Another improvement of the patentee deserves mentioning: he directs that the tapping sides of the contiguous furnaces be made "opposite" to each other; by which is meant that they may both face the area which lies between them, in order that the fluid metel from the pans of each surface may be run into pigs, or conveyed into one receiver, and thence into moulds, so as to be formed into thick sheets, ready for milling or rolling, by which arrangement of the furnaces it is considered an important saving of labour and expense will be effected, and the waste by remelting the lead avoided. In the process of smelting, the ore is spread upon the concave hearth, so that the flame may act upon it, and release the sulphur. When the sulphur has escaped, the lead combines with the oxygen, and the oxide of lead thus formed combines with and reduces the earthy matter to a liquid, which floats upon the surface of the metal, and, for the remainder of the operation, protects it from the action of the oxygen. The temperature of the furnace is now considerably raised, to separate as quickly as possible the lead from the liquid scoria; after which a considerable portion of the scoria is tapped off, leaving only so much behind as is necessary to protect the metal from the action of the oxygen, The fire is now slackened, and a quantity of slack or refuse pit-coal thrown into the furnace, which serves to diminish the heat, and to concrete the melted scoria, which effect is promoted by the addition of powdered lime; the scoria thus consolidated is broken into pieces with a rake, and thrust to the opposite side of the furnace, where it is taken through the apertures already mentioned.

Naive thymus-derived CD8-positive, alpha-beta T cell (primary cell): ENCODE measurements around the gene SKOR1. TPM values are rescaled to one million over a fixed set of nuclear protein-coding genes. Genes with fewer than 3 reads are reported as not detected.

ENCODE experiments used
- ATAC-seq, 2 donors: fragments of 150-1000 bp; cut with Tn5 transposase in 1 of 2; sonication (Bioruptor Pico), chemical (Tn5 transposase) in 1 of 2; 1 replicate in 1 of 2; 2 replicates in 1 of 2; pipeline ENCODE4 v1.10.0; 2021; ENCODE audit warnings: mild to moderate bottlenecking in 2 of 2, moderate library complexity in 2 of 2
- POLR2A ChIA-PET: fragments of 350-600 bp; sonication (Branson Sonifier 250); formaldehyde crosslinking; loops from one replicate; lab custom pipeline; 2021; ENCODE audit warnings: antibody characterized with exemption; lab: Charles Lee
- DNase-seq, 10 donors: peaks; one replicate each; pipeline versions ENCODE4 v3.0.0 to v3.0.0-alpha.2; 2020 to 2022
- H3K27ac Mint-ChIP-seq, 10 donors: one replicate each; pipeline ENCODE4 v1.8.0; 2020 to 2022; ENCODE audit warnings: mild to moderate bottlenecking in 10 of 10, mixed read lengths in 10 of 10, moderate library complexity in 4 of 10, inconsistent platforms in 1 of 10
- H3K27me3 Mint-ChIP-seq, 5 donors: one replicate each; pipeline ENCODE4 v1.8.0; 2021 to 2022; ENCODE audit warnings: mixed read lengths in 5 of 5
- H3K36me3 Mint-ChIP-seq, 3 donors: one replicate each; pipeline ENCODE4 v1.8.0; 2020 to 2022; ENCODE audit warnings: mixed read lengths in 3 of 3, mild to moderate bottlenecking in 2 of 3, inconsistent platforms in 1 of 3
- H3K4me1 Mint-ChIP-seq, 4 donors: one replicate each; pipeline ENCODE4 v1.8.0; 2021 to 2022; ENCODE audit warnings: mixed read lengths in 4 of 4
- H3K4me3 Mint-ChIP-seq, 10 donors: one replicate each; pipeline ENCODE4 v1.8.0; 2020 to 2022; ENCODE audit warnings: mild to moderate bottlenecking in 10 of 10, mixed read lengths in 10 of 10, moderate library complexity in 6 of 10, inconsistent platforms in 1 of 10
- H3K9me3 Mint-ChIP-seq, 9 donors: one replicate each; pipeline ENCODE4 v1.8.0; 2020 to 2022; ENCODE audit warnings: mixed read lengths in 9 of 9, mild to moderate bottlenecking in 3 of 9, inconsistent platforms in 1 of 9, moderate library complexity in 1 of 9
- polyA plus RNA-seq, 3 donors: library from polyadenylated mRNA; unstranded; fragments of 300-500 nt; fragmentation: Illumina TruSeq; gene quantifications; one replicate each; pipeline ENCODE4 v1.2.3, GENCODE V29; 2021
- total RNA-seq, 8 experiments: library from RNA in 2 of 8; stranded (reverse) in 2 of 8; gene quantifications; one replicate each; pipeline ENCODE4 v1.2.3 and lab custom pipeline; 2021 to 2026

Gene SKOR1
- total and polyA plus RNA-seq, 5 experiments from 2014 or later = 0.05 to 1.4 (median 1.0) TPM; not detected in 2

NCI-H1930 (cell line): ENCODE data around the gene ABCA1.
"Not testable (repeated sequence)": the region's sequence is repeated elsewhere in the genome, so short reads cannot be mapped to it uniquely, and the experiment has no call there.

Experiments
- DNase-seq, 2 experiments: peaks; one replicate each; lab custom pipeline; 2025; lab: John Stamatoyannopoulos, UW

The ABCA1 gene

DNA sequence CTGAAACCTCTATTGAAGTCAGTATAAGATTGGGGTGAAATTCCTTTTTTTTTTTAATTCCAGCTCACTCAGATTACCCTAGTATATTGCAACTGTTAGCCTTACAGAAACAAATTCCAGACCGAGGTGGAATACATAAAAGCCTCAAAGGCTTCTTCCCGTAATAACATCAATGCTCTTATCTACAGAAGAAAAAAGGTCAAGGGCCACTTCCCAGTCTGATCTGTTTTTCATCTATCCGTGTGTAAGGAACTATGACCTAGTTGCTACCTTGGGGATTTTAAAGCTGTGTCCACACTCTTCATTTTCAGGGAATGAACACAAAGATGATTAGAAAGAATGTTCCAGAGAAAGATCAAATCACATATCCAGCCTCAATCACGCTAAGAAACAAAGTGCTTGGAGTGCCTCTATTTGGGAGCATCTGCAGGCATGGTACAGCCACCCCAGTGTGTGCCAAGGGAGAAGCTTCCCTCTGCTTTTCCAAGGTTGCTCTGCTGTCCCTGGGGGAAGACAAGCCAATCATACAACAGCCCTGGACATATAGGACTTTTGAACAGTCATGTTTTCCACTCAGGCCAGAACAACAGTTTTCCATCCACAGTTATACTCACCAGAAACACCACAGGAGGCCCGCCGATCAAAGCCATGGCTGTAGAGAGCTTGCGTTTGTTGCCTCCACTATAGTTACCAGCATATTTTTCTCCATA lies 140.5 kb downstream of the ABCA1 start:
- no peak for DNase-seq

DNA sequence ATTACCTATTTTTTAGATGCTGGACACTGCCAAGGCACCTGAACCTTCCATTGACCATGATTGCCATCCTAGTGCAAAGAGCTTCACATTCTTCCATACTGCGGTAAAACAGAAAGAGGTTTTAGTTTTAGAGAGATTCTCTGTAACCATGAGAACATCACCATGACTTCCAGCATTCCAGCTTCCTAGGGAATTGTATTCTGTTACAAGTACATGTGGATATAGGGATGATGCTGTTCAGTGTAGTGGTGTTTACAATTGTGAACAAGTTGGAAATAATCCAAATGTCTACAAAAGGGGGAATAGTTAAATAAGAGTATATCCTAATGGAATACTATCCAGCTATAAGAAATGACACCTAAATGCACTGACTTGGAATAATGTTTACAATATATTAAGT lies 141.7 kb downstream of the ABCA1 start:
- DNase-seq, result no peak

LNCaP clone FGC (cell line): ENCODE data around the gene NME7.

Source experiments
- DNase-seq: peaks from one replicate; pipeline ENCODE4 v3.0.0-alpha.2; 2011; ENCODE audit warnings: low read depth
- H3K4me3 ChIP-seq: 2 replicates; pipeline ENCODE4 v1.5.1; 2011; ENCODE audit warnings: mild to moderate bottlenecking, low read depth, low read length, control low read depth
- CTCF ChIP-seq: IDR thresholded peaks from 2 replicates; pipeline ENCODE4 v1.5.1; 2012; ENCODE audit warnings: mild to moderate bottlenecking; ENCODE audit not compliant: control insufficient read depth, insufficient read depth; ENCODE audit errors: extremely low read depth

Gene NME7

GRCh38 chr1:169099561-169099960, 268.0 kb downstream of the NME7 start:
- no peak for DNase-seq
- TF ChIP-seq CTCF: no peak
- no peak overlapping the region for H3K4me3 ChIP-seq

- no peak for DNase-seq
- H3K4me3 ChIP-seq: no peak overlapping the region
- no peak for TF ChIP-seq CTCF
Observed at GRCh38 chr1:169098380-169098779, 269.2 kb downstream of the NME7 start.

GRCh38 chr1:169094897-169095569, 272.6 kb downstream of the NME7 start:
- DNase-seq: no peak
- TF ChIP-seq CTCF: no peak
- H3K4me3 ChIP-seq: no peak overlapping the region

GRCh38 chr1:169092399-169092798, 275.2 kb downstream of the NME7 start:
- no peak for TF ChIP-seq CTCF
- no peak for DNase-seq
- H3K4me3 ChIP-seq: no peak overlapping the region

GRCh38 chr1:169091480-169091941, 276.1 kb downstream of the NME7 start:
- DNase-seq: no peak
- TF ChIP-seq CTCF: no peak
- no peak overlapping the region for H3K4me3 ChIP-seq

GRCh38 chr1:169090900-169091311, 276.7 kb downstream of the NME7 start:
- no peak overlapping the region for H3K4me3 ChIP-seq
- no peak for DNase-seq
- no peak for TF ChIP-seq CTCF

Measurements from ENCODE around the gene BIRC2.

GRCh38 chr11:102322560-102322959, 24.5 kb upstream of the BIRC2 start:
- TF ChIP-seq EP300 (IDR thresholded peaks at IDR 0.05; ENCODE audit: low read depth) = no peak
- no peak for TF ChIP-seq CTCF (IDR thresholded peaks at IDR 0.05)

The lead is now tapped in a manner similar to that described in the manufacture of iron, and allowed to run into a capacious iron pan, whence it is ladled into moulds to cast it into pigs. When the ores abound with blend, or black-jack, or with the sulphate of iron, fluate of lime is added as a flux. The scoria last mentioned contains a portion of lead, besides that which is in the state of oxide; it is therefore exposed to the heat of another furnace, being a species of blast furnace, and called a slag-hearth, which fuses the scoria and causes the metal to penetrate through it and fall into a cavity, where it is protected from the agency of the blast, and from whence it is taken and cast into pigs. All lead ores contain some portion of silver, which is extracted when it is in sufficient quantity to afford a recompense for the operation; the method adopted in France is very simple and efficacious, and is thus described in Rees's Cyclopcedia: - "A shallow vessel, or cupal, is filled with prepared fern-ashes, well rammed down, and a concavity cut out for the reception of the lead, with an opening on one side for the mouth of the bellows, through which the air is forcibly driven during the process.